Johannes Lambrecht


Dipl.-Ing. Johannes Lambrecht
Doctoral Researcher

Working Group Flow Cytometry

Department of
Environmental Microbiology
Helmholtz Centre for
Environmental Research - UFZ

Permoserstr. 15, 04318 Leipzig

Phone +49 341 235-1335

Johannes Lambrecht

CV / Scientific Career

since 2015

Doctoral Researcher at the Helmholtz Centre for Environmental Research – UFZ,
Department of Environmental Microbiology,
Research Group Flow Cytometry

2010 – 2015

University of Technology Dresden
Institute of Bioprocess-Engineering – ZINT

Major studies in Bioprocess Engineering
focusing on:
· Microbiology and biochemistry
· Molecular biology and biosensors
· Bio reaction- and process technology
· Cellular machines and biomolecular nanotechnology

Diploma thesis at the Helmholtz Centre for
Environmental Research - UFZ Leipzig,
„Investigation of Microbial Community Dynamics in Biogas Plants“


European Course of Cryogenics
Dresden - Wrocław - Trondheim

Program with focusing on:
· Hydrogen – production, transportation, safety
· Helium – extraction, liquefaction, superconductors
· Natural gas – liquefaction, handling, storage

2011 - 2012

G.E.O.S. Ingenieurgesellschaft mbH, Freiberg
Division renewable energies / Biotechnology

Internship for seminar paper:
„Optimization of microbial water treatment in lignite strip mines and beneficiation of the accruing waste material

Supporting European Patent application
(EP 2 664 376 A1) as a listed Inventor:
“An adsorbent comprising Schwertmannite, a method of preparing the adsorbent and the use of the adsorbent for purifying water or gas”

· Bioreactor design and development
· Implementation and performance verification
· Schwertmannit beneficiation for closed material cycles

2008 - 2010

University of Technology Dresden

Basic studies in process engineering focusing on:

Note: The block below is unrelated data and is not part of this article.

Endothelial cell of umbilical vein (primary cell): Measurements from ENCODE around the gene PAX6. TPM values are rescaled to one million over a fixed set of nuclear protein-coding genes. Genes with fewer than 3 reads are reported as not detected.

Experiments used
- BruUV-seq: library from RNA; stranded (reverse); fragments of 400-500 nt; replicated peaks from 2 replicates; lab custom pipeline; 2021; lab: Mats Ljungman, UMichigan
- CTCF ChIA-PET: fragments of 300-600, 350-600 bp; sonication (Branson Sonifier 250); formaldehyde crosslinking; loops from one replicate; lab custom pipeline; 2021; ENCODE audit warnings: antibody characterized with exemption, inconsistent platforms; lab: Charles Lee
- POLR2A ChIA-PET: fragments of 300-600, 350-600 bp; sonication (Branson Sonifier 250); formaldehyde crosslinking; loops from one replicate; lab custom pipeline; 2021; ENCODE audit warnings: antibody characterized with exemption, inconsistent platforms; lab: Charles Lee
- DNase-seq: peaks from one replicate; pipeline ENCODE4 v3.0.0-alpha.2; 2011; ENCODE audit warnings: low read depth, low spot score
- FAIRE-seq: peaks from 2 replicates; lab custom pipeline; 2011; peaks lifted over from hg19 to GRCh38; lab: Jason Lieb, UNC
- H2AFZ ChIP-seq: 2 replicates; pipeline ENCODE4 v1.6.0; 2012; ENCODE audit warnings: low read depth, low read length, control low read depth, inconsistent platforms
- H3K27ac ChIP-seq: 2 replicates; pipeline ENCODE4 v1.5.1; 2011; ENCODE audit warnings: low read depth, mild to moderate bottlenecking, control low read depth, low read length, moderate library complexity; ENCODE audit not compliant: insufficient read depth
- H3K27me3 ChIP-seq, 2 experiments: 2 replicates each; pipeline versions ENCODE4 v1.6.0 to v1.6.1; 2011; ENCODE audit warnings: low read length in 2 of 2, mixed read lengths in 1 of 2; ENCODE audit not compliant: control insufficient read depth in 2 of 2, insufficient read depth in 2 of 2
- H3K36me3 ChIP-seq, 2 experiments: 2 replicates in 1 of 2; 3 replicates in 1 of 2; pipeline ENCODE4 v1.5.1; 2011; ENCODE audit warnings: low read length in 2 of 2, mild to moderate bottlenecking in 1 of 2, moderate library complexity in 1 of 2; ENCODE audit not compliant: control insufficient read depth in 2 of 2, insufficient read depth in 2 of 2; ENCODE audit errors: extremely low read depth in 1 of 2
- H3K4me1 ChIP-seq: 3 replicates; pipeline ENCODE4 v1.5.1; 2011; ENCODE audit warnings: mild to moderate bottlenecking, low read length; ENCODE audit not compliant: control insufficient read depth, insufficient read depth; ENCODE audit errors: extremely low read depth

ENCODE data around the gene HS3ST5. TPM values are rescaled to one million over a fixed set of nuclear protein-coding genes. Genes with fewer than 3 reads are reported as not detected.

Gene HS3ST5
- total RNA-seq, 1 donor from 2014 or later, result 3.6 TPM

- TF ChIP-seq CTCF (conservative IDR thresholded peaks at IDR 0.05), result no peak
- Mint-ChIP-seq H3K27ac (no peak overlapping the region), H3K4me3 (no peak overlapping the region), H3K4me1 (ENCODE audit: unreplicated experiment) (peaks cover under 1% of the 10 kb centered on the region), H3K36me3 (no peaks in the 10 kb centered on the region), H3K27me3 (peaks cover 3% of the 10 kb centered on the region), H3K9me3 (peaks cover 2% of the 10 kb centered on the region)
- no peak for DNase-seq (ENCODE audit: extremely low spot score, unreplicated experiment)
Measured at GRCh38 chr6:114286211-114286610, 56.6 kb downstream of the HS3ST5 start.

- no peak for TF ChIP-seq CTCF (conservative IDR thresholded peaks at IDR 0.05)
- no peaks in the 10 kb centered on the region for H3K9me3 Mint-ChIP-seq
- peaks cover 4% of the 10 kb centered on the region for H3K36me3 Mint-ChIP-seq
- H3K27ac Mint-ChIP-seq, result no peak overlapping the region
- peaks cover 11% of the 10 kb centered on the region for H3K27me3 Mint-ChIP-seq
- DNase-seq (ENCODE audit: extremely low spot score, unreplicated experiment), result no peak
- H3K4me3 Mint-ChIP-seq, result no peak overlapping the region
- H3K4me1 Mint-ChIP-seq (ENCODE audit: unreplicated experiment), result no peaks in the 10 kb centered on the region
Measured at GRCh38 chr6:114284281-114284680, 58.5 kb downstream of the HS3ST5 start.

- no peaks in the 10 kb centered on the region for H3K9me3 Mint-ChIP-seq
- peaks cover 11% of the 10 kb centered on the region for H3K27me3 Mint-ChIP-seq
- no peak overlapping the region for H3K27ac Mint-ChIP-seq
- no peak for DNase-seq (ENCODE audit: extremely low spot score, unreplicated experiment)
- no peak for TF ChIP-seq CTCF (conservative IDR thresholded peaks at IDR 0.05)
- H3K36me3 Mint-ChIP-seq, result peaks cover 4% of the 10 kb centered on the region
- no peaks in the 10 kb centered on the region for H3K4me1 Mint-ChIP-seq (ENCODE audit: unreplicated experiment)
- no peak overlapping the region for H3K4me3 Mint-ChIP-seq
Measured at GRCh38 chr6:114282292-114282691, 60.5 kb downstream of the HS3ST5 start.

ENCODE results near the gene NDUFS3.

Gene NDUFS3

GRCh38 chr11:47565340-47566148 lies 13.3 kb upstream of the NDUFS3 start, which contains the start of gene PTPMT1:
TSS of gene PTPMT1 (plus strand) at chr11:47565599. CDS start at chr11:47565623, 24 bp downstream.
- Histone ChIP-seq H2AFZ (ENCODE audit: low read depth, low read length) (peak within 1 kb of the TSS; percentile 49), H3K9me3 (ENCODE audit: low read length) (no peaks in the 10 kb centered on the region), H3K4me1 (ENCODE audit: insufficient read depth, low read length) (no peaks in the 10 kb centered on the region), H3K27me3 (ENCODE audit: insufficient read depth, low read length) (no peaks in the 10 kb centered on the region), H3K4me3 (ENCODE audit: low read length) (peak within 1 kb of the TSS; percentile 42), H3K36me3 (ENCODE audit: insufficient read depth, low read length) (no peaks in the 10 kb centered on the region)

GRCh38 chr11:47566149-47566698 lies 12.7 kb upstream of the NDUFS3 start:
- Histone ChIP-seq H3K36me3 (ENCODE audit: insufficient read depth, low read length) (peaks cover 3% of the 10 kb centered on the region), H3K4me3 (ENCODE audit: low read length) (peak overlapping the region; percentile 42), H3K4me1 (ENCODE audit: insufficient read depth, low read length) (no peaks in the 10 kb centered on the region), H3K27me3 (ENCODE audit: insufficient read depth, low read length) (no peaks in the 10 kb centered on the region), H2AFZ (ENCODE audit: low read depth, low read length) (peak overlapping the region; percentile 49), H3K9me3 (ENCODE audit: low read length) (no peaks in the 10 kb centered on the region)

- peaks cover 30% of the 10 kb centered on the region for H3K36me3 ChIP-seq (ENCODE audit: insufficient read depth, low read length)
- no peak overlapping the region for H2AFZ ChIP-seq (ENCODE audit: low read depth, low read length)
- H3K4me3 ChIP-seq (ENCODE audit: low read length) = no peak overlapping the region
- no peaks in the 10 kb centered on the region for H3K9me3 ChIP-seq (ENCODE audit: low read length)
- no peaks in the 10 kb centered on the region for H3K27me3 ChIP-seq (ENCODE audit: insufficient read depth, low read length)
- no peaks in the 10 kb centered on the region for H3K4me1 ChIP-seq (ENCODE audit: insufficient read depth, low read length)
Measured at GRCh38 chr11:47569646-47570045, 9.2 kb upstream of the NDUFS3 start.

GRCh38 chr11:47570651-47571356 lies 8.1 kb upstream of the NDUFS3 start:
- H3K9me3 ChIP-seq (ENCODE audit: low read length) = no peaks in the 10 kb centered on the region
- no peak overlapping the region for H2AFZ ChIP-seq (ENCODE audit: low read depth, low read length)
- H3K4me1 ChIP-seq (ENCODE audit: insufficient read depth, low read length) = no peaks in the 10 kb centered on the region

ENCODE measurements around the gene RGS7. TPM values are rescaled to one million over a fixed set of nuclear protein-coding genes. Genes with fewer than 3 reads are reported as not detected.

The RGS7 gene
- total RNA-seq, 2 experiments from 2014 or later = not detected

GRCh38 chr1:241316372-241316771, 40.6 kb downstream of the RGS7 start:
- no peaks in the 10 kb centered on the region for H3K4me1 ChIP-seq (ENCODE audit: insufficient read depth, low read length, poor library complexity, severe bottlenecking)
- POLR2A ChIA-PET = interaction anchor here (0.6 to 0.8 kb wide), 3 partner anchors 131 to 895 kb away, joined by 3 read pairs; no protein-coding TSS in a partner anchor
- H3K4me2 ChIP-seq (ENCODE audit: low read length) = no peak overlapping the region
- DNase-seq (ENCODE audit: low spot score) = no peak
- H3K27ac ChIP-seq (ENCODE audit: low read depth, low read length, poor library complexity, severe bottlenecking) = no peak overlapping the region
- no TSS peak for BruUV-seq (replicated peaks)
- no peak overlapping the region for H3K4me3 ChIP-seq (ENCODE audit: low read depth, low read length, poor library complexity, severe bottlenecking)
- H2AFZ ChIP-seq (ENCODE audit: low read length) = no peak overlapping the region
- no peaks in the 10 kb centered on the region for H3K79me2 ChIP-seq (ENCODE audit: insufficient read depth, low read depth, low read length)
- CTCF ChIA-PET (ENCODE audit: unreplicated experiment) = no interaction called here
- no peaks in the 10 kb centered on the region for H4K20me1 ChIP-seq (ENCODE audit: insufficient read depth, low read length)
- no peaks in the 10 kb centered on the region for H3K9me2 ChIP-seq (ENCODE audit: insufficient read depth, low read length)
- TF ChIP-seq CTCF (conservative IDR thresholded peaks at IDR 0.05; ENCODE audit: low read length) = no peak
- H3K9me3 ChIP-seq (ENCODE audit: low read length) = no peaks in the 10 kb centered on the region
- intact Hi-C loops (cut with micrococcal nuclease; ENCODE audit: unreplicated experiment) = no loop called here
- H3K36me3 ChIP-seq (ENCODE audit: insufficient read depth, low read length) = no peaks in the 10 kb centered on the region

· fundamental physics, chemistry, electrical engineering
· engineering mechanics and construction
· metrology and automation
· thermodynamics and fluid mechanics

Current Research Interests

As the effects of seemingly unlimited, petrol based growth become more and more apparent, transition towards a cyclic, more sustainable economic system seems inevitable. The emerging bioeconomy is promising to contribute to that transition by substituting existing energy and chemical production processes with renewable resource based alternatives. To maintain sustainability and economic feasibility, the proposed alternatives will need to utilize the diverse catalytic capabilities of microbial communities to handle a wide range of complex Biomass streams like municipal and agricultural biowaste.

The online monitoring and control of the microbial community, integral to future bioprocesses, will therefore likely be a key technology in the described transition of the economic system.

By applying high throughput flow cytometric single cell analysis to the biogas technology and its most promising feature for future energy concepts, its flexible provision, we aim to develop commonly applicable "community sensors" for use in low latency process control loops.